Read below to see why marijuana is getting more popular every year.
4/20 for some is just April 20, but for marijuana users, it's a holiday like St. Patrick’s Day is for drinkers. Major rallies occur across the country as people join together to celebrate the use of marijuana. Due to the rise in legalization, marijuana businesses are leveraging the holiday in order to market and sell their products.
A lot of "green" is being made.
Here are the numbers
As of last year, medical marijuana is now legal in 28 states and Washington D.C. It was estimated last year that if current business and legalization trends continue, the cannabis industry could be worth $44 billion nationally by 2020.
Washington state expects to earn about $730 million in revenue from sales of marijuana over the next two years. More than 60 percent of this revenue is slated to go to health programs such as Medicaid and substance abuse prevention efforts.
4/20 is a serious thing around the world.
$17 million will go to the Liquor and Cannabis Board, and $30 million will be divided between local governments that allow marijuana sales. The remaining money -- roughly $211 million -- will go into the state’s general fund.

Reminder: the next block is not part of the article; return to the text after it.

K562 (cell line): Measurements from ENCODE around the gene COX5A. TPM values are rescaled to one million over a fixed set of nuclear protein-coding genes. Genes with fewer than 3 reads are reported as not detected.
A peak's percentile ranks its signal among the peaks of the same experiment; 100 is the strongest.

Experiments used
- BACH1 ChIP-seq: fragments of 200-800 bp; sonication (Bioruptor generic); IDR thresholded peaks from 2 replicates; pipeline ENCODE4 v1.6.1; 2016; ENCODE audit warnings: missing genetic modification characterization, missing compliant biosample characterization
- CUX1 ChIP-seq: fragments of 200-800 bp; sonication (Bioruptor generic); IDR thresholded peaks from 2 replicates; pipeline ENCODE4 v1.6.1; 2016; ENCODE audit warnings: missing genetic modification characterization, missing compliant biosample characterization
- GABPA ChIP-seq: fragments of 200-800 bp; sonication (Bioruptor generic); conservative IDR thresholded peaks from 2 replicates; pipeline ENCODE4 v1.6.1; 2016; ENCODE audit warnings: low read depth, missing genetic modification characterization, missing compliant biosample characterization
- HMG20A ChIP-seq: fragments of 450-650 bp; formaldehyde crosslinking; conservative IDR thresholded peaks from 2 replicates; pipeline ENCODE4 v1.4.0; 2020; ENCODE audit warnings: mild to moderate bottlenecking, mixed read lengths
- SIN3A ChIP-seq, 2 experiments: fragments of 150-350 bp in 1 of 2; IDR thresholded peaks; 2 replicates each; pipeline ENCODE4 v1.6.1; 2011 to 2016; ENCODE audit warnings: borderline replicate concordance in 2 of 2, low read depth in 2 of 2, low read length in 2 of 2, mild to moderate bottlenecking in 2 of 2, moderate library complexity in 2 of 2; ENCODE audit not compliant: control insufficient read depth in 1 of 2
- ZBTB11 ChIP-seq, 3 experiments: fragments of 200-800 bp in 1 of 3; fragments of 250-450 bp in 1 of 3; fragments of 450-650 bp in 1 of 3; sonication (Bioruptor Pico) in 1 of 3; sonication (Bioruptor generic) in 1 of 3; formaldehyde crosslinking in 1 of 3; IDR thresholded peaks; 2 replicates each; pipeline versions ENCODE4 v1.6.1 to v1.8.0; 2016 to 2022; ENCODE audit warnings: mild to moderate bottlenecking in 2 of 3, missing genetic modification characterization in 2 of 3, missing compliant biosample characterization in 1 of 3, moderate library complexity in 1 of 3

Other states, like Colorado, are using their marijuana revenue for education. When Amendment 64 passed in 2012, voters were promised that the first $40 million from the tax on recreational marijuana would go to capital school construction.
The industry can be unpredictable
The feds and some state governments have pushed back against full legalization. Florida's Senate passed a bill on April 18 allowing three new medical marijuana nursery licenses to be issued, but its House has pushed a much more restrictive bill that would ban smoking, vaping, or eating medical marijuana. The drastic difference between the Senate and House bills has medical marijuana supporters worried. The House bill has only one more committee hearing before going to the Senate floor for a vote.
What's the most popular kind of marijuana?
According to a study released by Headset, the most popular marijuana product is still the flower -- the “traditional” marijuana bud -- accounting for 48.7 percent of transactions. Coming in second, at 13.1 percent of transactions, are edible products; this includes brownies, candy and gum. Vapor pens came in at 8.2 percent of transactions. Nontraditional products like concentrates and beverages are slowly on the rise.
The results of federal and state pushback against marijuana legalization will be the determining factor in whether its growth will continue.
(The article was provided by Circa Campus in partnership with GenFKD who has fellows on college campuses around the nation. Circa Campus contributor, Callie Patteson contributed to this article.)